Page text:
Aponiente Restaurant
Calle Puerto Escondido, 6
11500 El Puerto de Santa María, Spain
http://www.aponiente.com/en

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Aponiente Restaurant, El Puerto de Santa María, Spain

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Aponiente Restaurant, El Puerto de Santa María, Spain

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Dining room – Aponiente Restaurant, El Puerto de Santa María, Spain

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Decor – Aponiente Restaurant, El Puerto de Santa María, Spain

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Dining room – Aponiente Restaurant, El Puerto de Santa María, Spain

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sea-side slaughter. Panizas charcuterie and tortilla bread 6/10 – Aponiente Restaurant, El Puerto de Santa María, Spain

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sea-side slaughter. Panizas charcuterie and tortilla bread 6/10 – Aponiente Restaurant, El Puerto de Santa María, Spain

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Moray eel “Chicharrones” 4/10 – Aponiente Restaurant, El Puerto de Santa María, Spain

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Burrata Balloon Presentation – Aponiente Restaurant, El Puerto de Santa María, Spain

(Fresh burrata balloon, filled with sea urchin and Atlantic nutrients at Aponiente in El Puerto de Santa María, Spain)

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Fresh burrata balloon, filled with sea urchin and Atlantic nutrients 10/10 – Aponiente Restaurant, El Puerto de Santa María, Spain

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Molete, Andalusian bread roll with lard and tuna 8/10 – Aponiente Restaurant, El Puerto de Santa María, Spain

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Humble fish served over olive oil pit embers 5/10 – Aponiente Restaurant, El Puerto de Santa María, Spain

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Sea snails – Tea snails, Burgaillos and canaillas 5/10 – Aponiente Restaurant, El Puerto de Santa María, Spain

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Sea snails – Tea snails, Burgaillos and canaillas 5/10 – Aponiente Restaurant, El Puerto de Santa María, Spain

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Sea snails – Tea snails, Burgaillos and canaillas 5/10 – Aponiente Restaurant, El Puerto de Santa María, Spain

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Puntillon. A squid who wished to be a carrot 6/10 – Aponiente Restaurant, El Puerto de Santa María, Spain

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The origin of life… in a can 3/10 – Aponiente Restaurant, El Puerto de Santa María, Spain

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Baguette and seaweed bread 6/10 – Aponiente Restaurant, El Puerto de Santa María, Spain

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Secret surimi of a hidden fish with beet root and sheep cheese 9/10 – Aponiente Restaurant, El Puerto de Santa María, Spain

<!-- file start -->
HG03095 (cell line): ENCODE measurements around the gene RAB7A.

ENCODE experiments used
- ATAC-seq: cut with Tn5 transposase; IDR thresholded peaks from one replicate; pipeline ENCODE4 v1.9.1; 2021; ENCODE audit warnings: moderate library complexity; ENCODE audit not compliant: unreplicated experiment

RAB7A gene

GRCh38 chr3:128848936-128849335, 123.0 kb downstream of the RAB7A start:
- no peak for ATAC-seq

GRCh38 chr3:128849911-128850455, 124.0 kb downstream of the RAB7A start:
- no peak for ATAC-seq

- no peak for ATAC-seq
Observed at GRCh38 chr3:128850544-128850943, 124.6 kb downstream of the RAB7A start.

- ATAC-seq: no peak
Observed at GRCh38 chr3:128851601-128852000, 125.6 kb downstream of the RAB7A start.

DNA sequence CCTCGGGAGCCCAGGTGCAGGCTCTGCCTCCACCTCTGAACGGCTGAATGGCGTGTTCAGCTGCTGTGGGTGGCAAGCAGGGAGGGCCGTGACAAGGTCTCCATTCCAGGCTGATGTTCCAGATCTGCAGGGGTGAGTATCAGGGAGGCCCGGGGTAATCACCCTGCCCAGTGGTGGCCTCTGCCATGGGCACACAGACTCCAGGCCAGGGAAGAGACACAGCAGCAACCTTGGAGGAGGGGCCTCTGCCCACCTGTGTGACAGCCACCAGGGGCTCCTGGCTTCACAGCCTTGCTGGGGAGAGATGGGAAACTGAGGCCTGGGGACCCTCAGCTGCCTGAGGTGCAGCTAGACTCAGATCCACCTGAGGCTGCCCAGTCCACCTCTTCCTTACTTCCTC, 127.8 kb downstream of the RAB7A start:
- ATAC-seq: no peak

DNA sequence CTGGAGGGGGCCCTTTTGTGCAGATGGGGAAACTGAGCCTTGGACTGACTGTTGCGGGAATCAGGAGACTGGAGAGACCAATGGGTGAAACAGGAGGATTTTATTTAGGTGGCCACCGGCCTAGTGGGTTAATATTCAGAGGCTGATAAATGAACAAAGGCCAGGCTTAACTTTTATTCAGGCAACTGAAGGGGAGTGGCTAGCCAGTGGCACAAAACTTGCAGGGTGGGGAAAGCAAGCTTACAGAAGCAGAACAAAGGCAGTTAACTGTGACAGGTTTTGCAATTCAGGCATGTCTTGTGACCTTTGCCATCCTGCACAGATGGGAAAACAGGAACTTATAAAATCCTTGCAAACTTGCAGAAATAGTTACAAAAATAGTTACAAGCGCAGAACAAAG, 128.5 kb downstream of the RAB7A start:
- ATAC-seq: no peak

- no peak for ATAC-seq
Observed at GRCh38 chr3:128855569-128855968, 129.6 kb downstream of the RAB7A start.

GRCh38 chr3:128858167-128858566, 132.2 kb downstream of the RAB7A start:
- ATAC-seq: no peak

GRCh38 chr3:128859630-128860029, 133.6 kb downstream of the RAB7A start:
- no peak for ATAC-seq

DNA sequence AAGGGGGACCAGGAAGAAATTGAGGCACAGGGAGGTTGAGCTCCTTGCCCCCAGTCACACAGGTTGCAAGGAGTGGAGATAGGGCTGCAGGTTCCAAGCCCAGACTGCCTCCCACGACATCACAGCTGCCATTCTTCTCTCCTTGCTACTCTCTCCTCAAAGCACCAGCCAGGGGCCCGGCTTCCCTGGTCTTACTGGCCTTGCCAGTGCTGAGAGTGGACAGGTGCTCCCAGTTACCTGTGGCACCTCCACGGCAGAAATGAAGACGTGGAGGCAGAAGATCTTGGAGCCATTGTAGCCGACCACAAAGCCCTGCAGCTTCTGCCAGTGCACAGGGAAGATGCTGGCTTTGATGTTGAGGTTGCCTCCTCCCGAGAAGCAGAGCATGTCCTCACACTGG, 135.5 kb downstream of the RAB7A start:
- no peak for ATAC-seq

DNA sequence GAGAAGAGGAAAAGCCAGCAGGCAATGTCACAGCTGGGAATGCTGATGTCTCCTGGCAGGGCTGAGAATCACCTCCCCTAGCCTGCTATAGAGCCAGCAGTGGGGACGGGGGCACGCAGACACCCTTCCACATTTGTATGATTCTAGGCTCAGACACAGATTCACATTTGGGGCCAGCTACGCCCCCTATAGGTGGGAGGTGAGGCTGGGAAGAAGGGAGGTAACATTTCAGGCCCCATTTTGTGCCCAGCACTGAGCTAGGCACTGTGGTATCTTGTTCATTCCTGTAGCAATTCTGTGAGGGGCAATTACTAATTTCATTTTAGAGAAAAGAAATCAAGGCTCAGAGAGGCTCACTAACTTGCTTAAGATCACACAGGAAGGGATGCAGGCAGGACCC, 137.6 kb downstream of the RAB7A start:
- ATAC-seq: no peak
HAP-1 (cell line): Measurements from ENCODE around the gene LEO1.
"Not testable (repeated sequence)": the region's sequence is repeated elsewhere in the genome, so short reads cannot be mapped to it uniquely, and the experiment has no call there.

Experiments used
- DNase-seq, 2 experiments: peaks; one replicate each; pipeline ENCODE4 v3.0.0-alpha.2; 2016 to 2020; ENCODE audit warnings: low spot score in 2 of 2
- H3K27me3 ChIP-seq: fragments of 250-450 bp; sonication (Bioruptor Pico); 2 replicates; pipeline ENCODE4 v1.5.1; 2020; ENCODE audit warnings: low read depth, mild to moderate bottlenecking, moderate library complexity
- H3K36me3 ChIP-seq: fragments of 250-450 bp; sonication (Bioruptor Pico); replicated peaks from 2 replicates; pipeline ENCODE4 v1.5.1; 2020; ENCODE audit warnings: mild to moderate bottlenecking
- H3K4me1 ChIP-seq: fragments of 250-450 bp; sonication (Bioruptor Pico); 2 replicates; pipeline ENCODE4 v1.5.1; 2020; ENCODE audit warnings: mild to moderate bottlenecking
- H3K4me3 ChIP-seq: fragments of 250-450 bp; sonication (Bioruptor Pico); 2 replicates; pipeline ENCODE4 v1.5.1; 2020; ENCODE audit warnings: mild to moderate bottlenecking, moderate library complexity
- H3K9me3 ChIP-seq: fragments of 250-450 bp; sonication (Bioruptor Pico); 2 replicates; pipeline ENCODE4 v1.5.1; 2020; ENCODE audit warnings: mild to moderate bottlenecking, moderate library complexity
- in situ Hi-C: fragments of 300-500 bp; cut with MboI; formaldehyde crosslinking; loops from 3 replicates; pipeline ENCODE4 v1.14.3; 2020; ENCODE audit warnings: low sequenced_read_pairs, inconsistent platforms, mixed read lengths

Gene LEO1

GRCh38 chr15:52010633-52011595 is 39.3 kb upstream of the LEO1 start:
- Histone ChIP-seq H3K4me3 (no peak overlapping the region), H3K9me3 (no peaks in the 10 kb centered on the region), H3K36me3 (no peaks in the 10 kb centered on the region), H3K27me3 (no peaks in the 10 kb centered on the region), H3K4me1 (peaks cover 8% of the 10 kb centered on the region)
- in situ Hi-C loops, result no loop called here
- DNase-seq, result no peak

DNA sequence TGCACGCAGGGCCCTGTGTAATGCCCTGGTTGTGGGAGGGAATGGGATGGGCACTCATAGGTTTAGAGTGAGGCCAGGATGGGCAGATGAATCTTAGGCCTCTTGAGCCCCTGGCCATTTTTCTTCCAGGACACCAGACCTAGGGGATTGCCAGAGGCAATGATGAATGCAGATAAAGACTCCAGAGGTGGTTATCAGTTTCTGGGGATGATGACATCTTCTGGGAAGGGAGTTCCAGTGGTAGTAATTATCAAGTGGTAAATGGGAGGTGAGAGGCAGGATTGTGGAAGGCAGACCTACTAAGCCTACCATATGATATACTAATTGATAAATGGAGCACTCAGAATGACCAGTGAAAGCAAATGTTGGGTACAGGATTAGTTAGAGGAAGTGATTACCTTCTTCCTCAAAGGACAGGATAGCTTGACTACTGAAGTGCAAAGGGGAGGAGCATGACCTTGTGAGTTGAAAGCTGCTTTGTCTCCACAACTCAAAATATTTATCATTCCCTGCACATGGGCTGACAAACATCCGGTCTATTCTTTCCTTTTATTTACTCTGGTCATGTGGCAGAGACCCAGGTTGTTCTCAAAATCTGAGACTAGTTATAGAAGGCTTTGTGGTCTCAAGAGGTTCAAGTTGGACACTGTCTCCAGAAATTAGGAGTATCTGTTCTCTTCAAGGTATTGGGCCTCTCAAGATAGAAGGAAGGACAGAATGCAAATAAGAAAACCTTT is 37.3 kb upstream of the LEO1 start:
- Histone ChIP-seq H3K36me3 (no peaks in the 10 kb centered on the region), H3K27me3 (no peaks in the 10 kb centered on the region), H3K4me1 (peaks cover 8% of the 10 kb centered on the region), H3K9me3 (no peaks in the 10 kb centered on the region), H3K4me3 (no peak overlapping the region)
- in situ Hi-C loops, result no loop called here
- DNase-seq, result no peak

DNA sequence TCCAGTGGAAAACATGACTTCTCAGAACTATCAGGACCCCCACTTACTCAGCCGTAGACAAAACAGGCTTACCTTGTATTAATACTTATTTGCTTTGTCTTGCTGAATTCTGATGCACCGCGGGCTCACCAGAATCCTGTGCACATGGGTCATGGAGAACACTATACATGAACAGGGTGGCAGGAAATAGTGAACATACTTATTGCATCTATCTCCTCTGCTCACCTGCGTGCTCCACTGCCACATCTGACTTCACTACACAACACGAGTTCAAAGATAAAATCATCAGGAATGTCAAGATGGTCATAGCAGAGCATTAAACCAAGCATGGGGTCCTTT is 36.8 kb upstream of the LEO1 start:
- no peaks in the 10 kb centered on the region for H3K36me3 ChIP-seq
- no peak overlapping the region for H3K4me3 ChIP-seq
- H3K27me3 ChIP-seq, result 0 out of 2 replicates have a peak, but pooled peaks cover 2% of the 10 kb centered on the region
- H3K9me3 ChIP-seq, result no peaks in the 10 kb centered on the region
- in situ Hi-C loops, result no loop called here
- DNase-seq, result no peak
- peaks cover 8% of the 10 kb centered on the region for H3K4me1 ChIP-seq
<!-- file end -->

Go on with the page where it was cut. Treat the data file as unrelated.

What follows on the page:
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Adobo-spiced mackerel and sea beans 9/10 – Aponiente Restaurant, El Puerto de Santa María, Spain

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Rock mussels and chilled soup 8/10 – Aponiente Restaurant, El Puerto de Santa María, Spain

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Mediterranean red shrimp and ajo blanco and plankton 10/10 – Aponiente Restaurant, El Puerto de Santa María, Spain

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Pasta-less ravioli of calamari with mojave 5/10 – Aponiente Restaurant, El Puerto de Santa María, Spain

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Sanlucar tiger prawn with Atlantico bay crustacean consomme 7/10 – Aponiente Restaurant, El Puerto de Santa María, Spain

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Plankton risotto of the sea 8/10 – Aponiente Restaurant, El Puerto de Santa María, Spain

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“Pork belly” of the sea. Pork skin and Liza 2/10 – Aponiente Restaurant, El Puerto de Santa María, Spain

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“Oxtail soup” of the sea. Tuna stew 4/10 – Aponiente Restaurant, El Puerto de Santa María, Spain

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The side of fried potato 10/10 – Aponiente Restaurant, El Puerto de Santa María, Spain

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Sorbet of apple, wasabi, plankton and fennel 4/10 – Aponiente Restaurant, El Puerto de Santa María, Spain

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Alfajor from Medina Sidonia 5/10 – Aponiente Restaurant, El Puerto de Santa María, Spain

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Mignardises 2/10 – Aponiente Restaurant, El Puerto de Santa María, Spain

After lunch, we drove 20 minutes back to Jerez for our sherry tasting and tour.  Everybody spoke of the money in Jerez as though it was the Beverly Hills of Spain.  We had a much different experience.  The streets were filled with trash and the bodega we chose, Tradición, was plastered with graffiti. If you placed this bodega on Highway 29 in Napa, it would be an eyesore.  We were joined on our tour by a small group of ladies from England.  Our tour guide described sherry as fashionable and the group mentioned it was making a re-emergence in their country.  I hope not, the taste was reminiscent of whiskey.  I think the issue is a marketing one; I would promote sherry, not as a wine, but as liquor.  Our tour guide was very informative; as we made our way through the mildew stained cellar, she walked us through the fermentation and fortification process, explained how the barrels are stored above the ground and that windows are left open to obtain optimum humidity.  The bodega also had an art gallery showcasing pieces amassed by the owners, complete with original Picasso pieces from his childhood.  Unfortunately, sherry is a hard type of wine to swallow.  Prior to our vacation, we tried several varieties of sherry, all of them from large production brands like Tio Pepe and Sandeman.  In our opinion, they were all bad with only a couple being mildly palatable.  We were hoping for better at Tradición since it had a good reputation.  We tried an amontillado, an oloroso, a palo cortado, a brandy and a Pedro Ximénez, most aged at least 20 years.  Sherry just isn’t my cup of tea.  Only the Pedro Ximénez was decent and we grabbed a bottle for $100.